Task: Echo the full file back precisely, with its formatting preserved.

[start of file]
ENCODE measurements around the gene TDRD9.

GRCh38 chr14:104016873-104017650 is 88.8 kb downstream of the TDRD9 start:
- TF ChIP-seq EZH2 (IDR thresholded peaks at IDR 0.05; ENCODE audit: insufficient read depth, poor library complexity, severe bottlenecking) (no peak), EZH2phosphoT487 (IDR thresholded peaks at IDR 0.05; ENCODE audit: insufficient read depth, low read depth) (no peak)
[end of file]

ENCODE measurements around the gene TDRD9.

GRCh38 chr14:104016873-104017650 is 88.8 kb downstream of the TDRD9 start:
- TF ChIP-seq EZH2 (IDR thresholded peaks at IDR 0.05; ENCODE audit: insufficient read depth, poor library complexity, severe bottlenecking) (no peak), EZH2phosphoT487 (IDR thresholded peaks at IDR 0.05; ENCODE audit: insufficient read depth, low read depth) (no peak)